DUP MEP Diane Dodds has commented on the forthcoming landmark for the dairy industry, which will see the removal of milk quotas at the end of this month.
This system was first introduced in 1984 in an effort to control milk production across Europe.
Mrs Dodds said that with 30 years of milk quota within Europe coming to an end this month, the pressing question going forward has to be what happens next?
She added: “It has become clear that the Republic of Ireland, and indeed many other Member States, have additional heifers calving down and have built capacity to be able to produce more milk. As one farmer from the Irish Republic remarked - “it’s like Christmas Eve for us”. In particular, the European Commission needs to monitor the upcoming impact of removing quota, and have measures in place to deal with any upset which may be felt in the marketplace.
“The European Agriculture Commissioner, Phil Hogan, made it clear this week at Committee that he did not see a crisis in the dairy sector, and continued to paint a picture of all that is good. I took the opportunity to remind him of the fact that many farmers in Northern Ireland are producing milk below the cost of production, and that both the Dutch and Global Dairy Auction had experienced falls in their prices recently,” said Mrs Dodds.
“The Commissioner must not bury his head in the sand to the fact that if we have favourable weather conditions this Spring - coupled with the removal of milk quota - we will most likely see an over-supply of milk, which may ultimately affect prices.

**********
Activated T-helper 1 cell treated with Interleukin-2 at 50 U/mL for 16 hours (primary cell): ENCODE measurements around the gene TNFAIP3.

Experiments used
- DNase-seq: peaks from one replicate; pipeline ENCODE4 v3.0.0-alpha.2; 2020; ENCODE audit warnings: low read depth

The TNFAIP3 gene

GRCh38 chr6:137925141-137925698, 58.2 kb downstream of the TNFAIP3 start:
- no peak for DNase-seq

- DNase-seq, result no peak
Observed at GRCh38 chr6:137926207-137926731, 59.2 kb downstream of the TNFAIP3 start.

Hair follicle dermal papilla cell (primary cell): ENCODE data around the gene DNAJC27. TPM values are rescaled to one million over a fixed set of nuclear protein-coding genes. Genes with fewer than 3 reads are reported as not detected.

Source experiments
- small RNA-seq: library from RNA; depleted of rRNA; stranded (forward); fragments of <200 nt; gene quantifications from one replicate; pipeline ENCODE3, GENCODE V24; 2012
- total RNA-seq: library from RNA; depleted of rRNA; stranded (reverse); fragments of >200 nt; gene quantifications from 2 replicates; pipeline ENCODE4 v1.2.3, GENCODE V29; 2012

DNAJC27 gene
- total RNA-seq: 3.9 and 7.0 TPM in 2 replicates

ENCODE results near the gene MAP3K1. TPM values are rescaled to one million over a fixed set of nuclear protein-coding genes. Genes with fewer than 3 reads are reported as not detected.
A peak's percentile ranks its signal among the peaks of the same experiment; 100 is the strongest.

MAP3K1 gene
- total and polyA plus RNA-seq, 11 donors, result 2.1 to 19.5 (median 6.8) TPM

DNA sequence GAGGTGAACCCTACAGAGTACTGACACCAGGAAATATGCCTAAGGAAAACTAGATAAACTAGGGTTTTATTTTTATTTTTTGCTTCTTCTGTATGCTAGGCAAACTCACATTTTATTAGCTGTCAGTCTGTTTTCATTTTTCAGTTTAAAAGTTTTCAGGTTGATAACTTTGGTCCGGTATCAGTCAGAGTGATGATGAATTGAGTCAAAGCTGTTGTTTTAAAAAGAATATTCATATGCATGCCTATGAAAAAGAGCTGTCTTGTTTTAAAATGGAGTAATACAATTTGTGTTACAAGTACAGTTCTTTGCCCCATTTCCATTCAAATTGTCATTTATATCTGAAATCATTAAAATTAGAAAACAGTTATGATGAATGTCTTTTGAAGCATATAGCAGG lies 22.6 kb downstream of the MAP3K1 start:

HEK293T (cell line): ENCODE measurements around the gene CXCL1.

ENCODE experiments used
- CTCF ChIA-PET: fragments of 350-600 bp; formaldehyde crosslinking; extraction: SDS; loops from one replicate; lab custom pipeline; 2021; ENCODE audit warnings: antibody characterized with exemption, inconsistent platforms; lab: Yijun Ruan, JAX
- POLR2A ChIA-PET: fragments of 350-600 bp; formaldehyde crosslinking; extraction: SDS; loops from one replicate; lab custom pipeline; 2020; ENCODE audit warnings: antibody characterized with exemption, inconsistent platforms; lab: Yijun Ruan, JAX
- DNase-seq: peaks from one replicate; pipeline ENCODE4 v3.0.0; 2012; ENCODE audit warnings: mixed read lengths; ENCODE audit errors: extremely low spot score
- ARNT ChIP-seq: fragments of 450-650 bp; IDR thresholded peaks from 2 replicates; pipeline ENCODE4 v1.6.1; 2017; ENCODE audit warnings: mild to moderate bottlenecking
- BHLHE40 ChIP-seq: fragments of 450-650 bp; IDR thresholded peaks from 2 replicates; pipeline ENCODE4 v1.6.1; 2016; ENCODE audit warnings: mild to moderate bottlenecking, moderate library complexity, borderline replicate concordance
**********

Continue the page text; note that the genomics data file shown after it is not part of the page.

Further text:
“I feel it is important to note that the Commission has been proactive in ensuring that the Republic of Ireland in particular received flexibility in dealing with the cost of the super-levy. I do hope that this same flexibility, which to date has been lacking, can be used to increase the intervention price to a more realistic level. There remains no point in having tools to deal with volatility if they are not fit for purpose.”
Mrs Dodds said that at this week’s sitting of the EU Agriculture Committee, MEPs also discussed the review of the dairy package.
“What is clear from that discussion is that the package of measures did not go far enough to protect dairy farmers, especially with depressed milk prices and many Member States highlighting its failings. We need a dairy package which robustly deals with the unfairness within the supply chain, volatility and ultimately which protects farmers,” she added.